OACUHO Pulse - September 2018

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Ethnic Diversity in OACUHO Executive Summary of the Report

The following article is an excerpt from the Ethnic Diversity in OACUHO Report, completed in July 2018. To view the full report, please go to www.oacuho.com. We would like to acknowledge the efforts of many in the completion of this report, including: Ife Kolade, Carmen Law, and Dirk Rodricks for their work as Subcommittee Leads. We also thank Shainiya Balachandran, Jessica Charbonneau, Sally Chen, Tuba Chishti, Seán Kinsella, Katrina Persad, Savannah Sloat, and Jennifer Trotman, for their efforts as subcommittee members or report contributors. If you are interested in getting involved in future work related to this, please connect with Tuba Chishti, Member at Large. Executive Summary of the Report Ethnic diversity captures the composition of individuals from diverse ethnic, cultural, or racial backgrounds, resulting in a visibly diverse group of individuals. A glance around our membership indicates that OACUHO lacks visible diversity. Housing staff teams remain predominantly white despite growing diversity on campus. What are the experiences of our members who identify with under-represented groups? Whose voices are not heard in this association and

within our field? The Ethnic Diversity in OACUHO project, released to the membership in July 2018, began to answer these questions by sharing the experiences of persons of colour in our association. The following article is an abbreviated version of the report’s executive summary. Future Pulse articles will capture more analysis into the specific components of the report. Representation in OACUHO OACUHO members received three invitations on the listserv to participate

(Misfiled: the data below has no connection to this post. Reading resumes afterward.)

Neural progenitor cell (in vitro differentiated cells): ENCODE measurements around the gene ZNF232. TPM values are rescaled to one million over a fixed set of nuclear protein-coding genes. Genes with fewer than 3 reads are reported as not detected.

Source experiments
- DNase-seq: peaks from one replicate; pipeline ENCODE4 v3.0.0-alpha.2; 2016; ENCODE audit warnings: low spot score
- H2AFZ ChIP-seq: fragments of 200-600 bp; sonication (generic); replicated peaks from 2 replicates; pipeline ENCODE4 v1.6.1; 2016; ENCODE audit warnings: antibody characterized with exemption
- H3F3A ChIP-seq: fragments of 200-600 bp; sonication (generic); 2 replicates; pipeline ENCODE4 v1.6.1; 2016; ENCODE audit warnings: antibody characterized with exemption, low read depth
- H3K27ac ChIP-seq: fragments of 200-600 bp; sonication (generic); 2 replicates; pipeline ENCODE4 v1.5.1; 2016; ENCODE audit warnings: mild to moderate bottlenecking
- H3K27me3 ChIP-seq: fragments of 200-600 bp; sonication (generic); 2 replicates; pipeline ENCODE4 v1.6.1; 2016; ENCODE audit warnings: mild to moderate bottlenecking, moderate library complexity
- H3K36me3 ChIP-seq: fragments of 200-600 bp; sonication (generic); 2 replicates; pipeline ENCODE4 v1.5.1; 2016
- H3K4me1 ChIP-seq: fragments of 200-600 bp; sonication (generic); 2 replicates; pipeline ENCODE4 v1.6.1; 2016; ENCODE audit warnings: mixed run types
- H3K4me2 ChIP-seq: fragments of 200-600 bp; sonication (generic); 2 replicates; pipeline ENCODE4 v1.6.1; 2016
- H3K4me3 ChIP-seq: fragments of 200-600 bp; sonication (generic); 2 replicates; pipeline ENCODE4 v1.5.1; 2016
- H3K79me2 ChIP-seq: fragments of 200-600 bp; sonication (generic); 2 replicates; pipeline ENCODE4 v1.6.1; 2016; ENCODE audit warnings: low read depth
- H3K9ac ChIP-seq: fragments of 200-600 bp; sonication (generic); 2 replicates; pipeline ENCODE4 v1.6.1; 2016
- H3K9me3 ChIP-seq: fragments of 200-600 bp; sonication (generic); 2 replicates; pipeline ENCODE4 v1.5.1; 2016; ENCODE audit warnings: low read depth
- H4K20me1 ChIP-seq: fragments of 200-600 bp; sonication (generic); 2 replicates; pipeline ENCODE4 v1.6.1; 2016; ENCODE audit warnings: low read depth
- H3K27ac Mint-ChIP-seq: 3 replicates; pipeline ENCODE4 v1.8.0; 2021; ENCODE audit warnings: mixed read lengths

in the survey on the State of Diverse Representation within OACUHO. Of 195 respondents, 22% identify as persons of colour; 2% identify as Indigenous, 16% identify as LGBTQ+, and 0% identify as transgender. Figure 1 depicts (in blue) respondents who identify as persons of colour by membership level. This data likely inflates the number of persons of colour due to a variety of survey limitations, and it does not capture disaggregated data. For example, if we had asked respondents how they define their ethnic identity, how might this compare to the student population within our residences? Numerical representation is not a complete end goal, however, because visibility, acceptance, and celebration as a person of colour do not come hand in hand with higher proportions of representation. Just because a person of colour is in a position of power (e.g. senior role), the overall trend remains that career

mobility is not as available for persons of colour as it is for white colleagues within OACUHO. Summary of Experiences Within the report, readers will find counter-stories of persons of colour in OACUHO that we collected through the focus groups and interviews. Counterstories are experiences told by marginalized folks that counter the dominant narratives about them. The stories in the report highlight the experience of working as a professional of colour and serving diverse students in a white-dominant space. The project team has identified that as a person of colour, barriers exist to feeling truly welcome in our field. Readers can find nearly 100 counterstories in the full report that support this reality. In discussing this project specifically, senior leaders and OACUHO members commonly asked the project team: “So what do we do about this issue?” While